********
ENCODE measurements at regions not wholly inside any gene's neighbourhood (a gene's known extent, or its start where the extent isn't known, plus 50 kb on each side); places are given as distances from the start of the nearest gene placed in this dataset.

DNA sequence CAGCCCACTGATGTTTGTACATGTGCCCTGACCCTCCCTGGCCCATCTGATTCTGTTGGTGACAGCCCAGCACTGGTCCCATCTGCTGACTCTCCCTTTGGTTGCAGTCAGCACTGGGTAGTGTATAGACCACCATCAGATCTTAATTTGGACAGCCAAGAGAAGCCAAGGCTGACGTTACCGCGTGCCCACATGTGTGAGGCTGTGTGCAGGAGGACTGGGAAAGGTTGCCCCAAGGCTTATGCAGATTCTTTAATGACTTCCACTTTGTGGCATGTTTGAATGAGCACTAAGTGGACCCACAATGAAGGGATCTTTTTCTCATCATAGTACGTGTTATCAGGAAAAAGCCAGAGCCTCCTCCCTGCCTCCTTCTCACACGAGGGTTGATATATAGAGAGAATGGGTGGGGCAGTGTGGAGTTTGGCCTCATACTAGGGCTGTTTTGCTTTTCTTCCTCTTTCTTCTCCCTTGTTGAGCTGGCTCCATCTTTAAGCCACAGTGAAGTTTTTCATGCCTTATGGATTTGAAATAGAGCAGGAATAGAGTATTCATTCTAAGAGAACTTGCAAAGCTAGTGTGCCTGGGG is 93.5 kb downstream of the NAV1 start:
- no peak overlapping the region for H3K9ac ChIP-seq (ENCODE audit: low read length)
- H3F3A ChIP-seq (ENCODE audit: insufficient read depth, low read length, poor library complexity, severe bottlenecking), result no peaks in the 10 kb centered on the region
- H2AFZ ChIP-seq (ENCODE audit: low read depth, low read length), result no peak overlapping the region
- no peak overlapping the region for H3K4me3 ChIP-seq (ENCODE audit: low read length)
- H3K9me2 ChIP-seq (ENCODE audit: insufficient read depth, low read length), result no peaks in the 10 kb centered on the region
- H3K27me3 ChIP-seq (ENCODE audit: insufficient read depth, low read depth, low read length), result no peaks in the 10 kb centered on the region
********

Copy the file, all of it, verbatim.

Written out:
ENCODE measurements at regions not wholly inside any gene's neighbourhood (a gene's known extent, or its start where the extent isn't known, plus 50 kb on each side); places are given as distances from the start of the nearest gene placed in this dataset.

DNA sequence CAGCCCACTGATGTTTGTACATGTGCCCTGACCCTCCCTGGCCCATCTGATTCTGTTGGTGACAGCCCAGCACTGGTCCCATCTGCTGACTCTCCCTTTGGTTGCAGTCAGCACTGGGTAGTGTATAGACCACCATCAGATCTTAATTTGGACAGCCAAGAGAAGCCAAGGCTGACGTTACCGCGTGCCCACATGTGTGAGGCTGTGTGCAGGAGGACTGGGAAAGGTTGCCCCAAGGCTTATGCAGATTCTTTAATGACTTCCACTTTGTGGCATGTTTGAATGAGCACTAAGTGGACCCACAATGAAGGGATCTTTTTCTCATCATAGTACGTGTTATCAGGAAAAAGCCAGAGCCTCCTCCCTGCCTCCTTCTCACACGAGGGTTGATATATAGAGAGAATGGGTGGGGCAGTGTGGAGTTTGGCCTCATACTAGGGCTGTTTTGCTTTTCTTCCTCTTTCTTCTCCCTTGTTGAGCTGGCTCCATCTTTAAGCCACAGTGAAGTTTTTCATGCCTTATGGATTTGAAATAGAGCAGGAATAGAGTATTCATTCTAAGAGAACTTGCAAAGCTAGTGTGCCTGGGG is 93.5 kb downstream of the NAV1 start:
- no peak overlapping the region for H3K9ac ChIP-seq (ENCODE audit: low read length)
- H3F3A ChIP-seq (ENCODE audit: insufficient read depth, low read length, poor library complexity, severe bottlenecking), result no peaks in the 10 kb centered on the region
- H2AFZ ChIP-seq (ENCODE audit: low read depth, low read length), result no peak overlapping the region
- no peak overlapping the region for H3K4me3 ChIP-seq (ENCODE audit: low read length)
- H3K9me2 ChIP-seq (ENCODE audit: insufficient read depth, low read length), result no peaks in the 10 kb centered on the region
- H3K27me3 ChIP-seq (ENCODE audit: insufficient read depth, low read depth, low read length), result no peaks in the 10 kb centered on the region